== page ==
Auntie M is keeping things close to home with a batch of books read whilst recovering that are all set in the US.

sorrow-road
Having won the Pulitzer Prize for her series about an equally small town, Julia Keller has brought Acker’s Gap, West Virginia to many readers who have come to know the area through her protagonist, prosecutor Bell Elkins.

She returns with yet another character-driven mystery in Sorrow Road, one that has memory at the heart of it all.

Bell isn’t happy when an acquaintance from law school contacts her. She and Darlene Strayer were never the best of friends, so what does the woman want from her?

Darlene asks Bell to look into the Alzheimer’s care facility where her father has just died. Bell reluctantly agrees to have her assistant take a quiet look, and tries to leave their meeting place in a snowstorm. Before she can get away, her daughter Carla calls and lets her mother know she’ll be arriving in the morning, once the snow lets her get through from Arlington, Virginia. She’s moving in with Carla.

This is just the tip of the case and the events that will soon have Bell looking into multiple deaths, the past lives of several WWII vets, and her daughter’s own troubles. What is Carla running away from? And why are more people dying?

Keller gets people and their surroundings just right, from the way life in a rural area affects their actions and lives, to the way past memories are often more vivid than present.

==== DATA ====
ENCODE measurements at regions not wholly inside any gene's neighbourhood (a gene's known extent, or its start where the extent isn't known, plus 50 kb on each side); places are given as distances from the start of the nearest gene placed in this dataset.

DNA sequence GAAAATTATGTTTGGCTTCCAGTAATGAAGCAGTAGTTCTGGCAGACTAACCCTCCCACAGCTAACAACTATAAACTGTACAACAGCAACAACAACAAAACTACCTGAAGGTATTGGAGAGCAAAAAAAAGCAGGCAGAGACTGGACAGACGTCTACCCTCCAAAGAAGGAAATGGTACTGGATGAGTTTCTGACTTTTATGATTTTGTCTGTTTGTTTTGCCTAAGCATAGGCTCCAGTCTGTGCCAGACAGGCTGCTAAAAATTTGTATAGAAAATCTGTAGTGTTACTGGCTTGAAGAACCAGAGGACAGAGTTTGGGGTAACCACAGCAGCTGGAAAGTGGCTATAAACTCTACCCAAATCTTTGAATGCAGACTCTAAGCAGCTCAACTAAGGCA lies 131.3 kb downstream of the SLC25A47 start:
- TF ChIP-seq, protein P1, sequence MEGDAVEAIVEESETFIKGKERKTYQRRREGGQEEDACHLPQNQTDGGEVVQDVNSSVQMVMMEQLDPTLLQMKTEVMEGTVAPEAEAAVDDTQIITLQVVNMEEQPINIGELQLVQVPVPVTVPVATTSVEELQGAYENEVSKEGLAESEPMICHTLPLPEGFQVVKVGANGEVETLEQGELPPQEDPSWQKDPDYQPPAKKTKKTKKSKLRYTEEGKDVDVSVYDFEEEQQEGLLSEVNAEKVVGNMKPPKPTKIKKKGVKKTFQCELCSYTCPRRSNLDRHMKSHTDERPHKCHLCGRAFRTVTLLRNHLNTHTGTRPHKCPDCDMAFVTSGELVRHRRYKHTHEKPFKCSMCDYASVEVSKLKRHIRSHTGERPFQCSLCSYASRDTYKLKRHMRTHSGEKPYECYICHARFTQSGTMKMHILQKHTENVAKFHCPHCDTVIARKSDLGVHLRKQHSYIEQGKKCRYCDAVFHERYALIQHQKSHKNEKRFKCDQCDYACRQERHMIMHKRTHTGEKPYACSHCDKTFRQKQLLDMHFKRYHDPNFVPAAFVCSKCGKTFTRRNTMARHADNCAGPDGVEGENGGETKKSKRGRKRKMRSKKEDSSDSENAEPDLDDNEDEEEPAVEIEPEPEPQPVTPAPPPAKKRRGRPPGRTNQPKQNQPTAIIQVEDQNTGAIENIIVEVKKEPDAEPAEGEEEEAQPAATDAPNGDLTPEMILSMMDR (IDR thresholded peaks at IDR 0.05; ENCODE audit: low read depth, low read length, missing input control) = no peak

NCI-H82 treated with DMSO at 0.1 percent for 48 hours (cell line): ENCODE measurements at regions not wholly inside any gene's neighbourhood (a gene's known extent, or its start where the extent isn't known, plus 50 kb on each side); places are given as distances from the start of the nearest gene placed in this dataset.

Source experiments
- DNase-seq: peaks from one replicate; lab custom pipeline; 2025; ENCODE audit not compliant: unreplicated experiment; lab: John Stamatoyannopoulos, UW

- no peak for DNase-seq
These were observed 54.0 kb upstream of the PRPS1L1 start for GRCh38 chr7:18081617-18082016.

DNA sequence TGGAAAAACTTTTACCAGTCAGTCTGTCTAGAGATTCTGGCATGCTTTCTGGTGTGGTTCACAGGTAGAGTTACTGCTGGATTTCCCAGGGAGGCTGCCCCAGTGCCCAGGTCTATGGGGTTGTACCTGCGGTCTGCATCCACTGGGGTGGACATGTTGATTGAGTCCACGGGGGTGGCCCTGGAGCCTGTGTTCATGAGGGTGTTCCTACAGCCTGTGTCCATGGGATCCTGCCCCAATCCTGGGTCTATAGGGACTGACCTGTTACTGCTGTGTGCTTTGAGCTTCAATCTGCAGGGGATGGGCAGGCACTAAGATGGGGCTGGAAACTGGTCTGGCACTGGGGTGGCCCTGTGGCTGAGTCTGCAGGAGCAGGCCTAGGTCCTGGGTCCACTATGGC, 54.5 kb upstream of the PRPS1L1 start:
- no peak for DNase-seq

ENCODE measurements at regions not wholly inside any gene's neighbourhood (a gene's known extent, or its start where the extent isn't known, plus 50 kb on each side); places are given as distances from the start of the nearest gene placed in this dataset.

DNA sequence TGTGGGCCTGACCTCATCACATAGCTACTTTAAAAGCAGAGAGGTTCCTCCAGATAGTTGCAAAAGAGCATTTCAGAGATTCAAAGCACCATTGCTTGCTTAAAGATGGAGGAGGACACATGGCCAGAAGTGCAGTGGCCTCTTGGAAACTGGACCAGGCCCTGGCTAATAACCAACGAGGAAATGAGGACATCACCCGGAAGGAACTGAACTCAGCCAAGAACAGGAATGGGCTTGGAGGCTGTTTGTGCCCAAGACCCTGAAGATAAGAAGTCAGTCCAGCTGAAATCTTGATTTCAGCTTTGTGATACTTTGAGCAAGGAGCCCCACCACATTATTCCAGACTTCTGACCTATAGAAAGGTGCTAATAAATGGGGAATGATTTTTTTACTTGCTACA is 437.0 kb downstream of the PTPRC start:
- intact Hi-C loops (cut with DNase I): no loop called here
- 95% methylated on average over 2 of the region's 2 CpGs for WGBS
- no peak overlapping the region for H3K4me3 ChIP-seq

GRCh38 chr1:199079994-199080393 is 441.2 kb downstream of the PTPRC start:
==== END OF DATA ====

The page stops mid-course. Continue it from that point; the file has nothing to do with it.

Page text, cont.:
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Homeplace
by Kevin Wolf won the Tony Hillerman prize audit’s easy to see why this debut mystery shines.

Bringing readers to the wide open skies of the prairies of Colorado, Chase Ford is a man returning to his hometown for a bit of hunting. With his storied NBA career in tatters after an injury, Ford will find home friends and enemies almost unchanged.

This is set in another small town, but of the West, and Wolf has created shining characters who jump off the page when the death of the town’s basketball star is found murdered in a field, along with four slain bison. Then more deaths occur and suddenly it’s hard to know whom Chase can trust.

All eyes turn to the man who’s just returned and is still finding his footing. The lifestyle of the West, small town policing, and the rolling plains will catch you up the way they catch up Chase Ford in the murder investigation and affect him and those closest to him.

An accomplished debut.

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C. B. McKenzie is a past winner of that Tony Hillerman prize, for his debut Bad Country, now out in paperback. He returns with Burn What Will Burn, moving from the southwest to the plains of Arkansas.

McKenzie introduces newcomer Bob Reynolds, who already found a few licks against him: he and the sheriff seem to have a conflict over the affections of one Tammy Fay Smith.

So when Reynolds finds a body in the creek near the land he inherited, he doesn’t run too fast to let the sheriff know.

And when that body disappears, Reynolds won’t know whom he can trust, because small towns are like that, and people seem to disappear all the time.